Historically, investors seeking to construct portfolios incorporating ESG considerations have been limited to simple binary criteria (e.g., excluding all companies with any revenue from thermal coal production) or opaque proprietary scores (e.g., assessing companies based on a vendor-defined grading scale for “environmental risk”). Today, advances in data science and analytics have improved investors’ ability to construct portfolios on the basis of a much broader range of ESG information, including estimates of facilities’ physical risk related to particular environmental phenomena (e.g., floods, droughts, wildfires, etc.) and the volume of potential emissions associated with issuers’ fossil fuel holdings.
While this has led some ESG data vendors to create more complex scores by aggregating multiple more specific data points, such scores are nevertheless proprietary to each data vendor. These different methodologies mean that, although several data vendors may offer an “environment score” to inform ESG-driven portfolio construction, each one may yield a dramatically different assessment of companies. (7) Moreover, there is often only general information disclosed as to how a particular score is arrived at, rendering such ratings somewhat opaque to the investor.
We believe that reporting of specific information, rather than scores, is valuable for personalized investor decision-making. As Commissioner Peirce recently stated, “One person’s ecofriendly windmill is another person’s bird killer…Better to let an asset manager describe its approach to funding green energy so that likeminded investors can select that asset manager and differently minded investors can go elsewhere…” (8)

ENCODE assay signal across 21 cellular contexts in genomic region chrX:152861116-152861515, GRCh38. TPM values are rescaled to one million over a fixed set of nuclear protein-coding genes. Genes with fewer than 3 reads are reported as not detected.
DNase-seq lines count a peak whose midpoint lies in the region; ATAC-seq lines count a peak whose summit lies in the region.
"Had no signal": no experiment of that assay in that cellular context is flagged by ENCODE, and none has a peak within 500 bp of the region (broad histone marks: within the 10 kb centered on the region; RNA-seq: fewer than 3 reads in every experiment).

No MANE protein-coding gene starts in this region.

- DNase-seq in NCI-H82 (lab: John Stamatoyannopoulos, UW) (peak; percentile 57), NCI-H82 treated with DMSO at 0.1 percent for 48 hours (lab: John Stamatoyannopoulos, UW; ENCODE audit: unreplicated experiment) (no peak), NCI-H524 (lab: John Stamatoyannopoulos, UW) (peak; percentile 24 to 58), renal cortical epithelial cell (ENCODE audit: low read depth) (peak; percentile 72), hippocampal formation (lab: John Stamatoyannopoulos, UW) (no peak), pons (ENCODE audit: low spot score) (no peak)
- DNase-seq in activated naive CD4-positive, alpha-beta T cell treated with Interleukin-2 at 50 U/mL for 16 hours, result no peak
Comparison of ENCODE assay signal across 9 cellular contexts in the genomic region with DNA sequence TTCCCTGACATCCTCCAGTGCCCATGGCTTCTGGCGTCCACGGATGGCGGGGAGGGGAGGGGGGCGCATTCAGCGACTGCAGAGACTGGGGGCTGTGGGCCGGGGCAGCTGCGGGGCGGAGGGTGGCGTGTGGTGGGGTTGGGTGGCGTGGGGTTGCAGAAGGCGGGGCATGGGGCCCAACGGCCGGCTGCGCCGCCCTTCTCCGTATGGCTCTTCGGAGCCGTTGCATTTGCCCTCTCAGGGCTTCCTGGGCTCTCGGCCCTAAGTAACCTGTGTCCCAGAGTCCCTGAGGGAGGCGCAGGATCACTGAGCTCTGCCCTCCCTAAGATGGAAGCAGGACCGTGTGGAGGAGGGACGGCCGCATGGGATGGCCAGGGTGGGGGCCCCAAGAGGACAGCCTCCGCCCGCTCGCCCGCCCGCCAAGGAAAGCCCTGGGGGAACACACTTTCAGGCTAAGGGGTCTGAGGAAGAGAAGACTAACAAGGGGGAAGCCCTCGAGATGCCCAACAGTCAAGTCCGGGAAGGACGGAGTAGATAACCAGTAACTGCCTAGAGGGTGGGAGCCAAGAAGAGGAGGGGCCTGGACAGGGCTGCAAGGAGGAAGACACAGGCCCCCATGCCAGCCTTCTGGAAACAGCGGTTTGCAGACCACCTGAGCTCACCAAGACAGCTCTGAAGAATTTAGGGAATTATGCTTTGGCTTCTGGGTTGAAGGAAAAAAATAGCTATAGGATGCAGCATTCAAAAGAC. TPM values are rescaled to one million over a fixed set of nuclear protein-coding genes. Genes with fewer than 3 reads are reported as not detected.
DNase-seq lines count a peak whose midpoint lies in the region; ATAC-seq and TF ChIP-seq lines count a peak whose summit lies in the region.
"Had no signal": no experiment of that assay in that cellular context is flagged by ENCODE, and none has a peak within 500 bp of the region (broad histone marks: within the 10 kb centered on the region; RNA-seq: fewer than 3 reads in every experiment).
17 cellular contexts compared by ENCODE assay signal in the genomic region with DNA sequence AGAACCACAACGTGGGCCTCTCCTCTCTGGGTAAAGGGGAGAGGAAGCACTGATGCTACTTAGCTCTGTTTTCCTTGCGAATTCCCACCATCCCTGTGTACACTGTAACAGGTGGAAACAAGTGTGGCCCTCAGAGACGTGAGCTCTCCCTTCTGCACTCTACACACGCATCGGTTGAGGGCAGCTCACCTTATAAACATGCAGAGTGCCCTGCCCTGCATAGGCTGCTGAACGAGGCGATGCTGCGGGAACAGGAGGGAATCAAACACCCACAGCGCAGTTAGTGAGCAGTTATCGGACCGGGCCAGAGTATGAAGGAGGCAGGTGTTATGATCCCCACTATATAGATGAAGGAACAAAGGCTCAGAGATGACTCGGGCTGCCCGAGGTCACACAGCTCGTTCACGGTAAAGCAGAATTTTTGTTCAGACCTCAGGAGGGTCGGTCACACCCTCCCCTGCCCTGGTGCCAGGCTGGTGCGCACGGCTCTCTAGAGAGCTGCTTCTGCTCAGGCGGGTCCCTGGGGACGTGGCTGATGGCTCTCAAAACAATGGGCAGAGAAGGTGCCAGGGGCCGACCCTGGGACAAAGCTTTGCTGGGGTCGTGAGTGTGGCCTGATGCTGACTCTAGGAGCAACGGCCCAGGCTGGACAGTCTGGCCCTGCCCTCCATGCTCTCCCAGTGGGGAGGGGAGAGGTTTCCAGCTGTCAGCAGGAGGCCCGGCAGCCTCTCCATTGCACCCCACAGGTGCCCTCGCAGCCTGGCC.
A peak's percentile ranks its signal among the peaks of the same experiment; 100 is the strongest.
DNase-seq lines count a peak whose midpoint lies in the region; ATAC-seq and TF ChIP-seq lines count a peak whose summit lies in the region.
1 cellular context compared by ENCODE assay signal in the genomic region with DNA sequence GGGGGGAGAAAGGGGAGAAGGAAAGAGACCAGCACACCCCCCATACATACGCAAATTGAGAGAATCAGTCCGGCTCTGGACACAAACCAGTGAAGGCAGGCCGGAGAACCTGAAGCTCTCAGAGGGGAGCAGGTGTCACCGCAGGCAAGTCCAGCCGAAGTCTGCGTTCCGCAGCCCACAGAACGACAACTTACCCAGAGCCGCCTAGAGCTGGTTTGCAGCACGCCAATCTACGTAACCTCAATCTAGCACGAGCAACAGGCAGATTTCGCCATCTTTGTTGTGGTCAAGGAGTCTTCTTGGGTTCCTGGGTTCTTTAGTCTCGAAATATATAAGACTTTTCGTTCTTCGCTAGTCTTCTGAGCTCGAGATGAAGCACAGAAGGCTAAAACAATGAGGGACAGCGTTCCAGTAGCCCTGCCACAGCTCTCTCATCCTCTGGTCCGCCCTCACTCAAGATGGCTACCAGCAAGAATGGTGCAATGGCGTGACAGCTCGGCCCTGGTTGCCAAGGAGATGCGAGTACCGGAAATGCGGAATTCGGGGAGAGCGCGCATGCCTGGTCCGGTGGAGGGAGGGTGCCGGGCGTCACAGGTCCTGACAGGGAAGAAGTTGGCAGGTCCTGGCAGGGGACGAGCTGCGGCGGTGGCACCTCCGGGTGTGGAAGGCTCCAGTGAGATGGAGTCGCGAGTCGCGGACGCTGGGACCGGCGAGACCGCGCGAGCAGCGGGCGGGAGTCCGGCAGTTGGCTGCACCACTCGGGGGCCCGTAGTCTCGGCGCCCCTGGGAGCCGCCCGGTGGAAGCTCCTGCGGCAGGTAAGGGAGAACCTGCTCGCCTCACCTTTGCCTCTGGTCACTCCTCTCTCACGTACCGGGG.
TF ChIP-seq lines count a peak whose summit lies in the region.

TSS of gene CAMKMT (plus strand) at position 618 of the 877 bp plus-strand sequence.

Enhanced issuer disclosures should encourage individual analysis and decision-making, not replace it with conclusory judgments. Commissioner Peirce’s example illustrates the benefits of such an approach: instead of a broad “ecofriendliness score” that only supports certain investors’ interpretations of the ESG issue in question, simple reported measurements of revenues and investments related to wind power (for example) would allow different investors to interpret the same data through their own individual lenses. Investor opinions on materiality and ESG can and will differ, and views will change over time. Standardized reporting of granular data, as opposed to opaque scores, will benefit all investors, as this information can be leveraged in different ways based on individual interpretations of materiality.
Disclosure requirements that lead to the dissemination of information that investors and analysts can use to form their own analyses will foster the diverse types of analysis that enhance the efficient allocation of capital. Our capital markets are characterized by robust sectors of professional analysts and investment advisors who can make use of such information to provide investors with useful insights and guidance. The SEC’s goal should therefore be to facilitate diversity of analysis and transparency for investors, rather than incorporate particular ratings into disclosure regulations.
In our business, we use a more granular, data-focused approach that relies on underlying data points wherever possible to evaluate issuers. We believe such an approach is more reliable and transparent, and well suited to the diverse views of investors. Providing investors with insights into the measured volume of an issuer’s direct carbon dioxide emissions, water usage, or hazardous waste effluents, for example, is more meaningful than providing an assessment that that issuer scored a 4.2 out of 10 on its “environment score” according to a proprietary rubric. Many of these more granular data points are already produced by companies for voluntary environmental reporting or in response to ESG data provider questionnaires.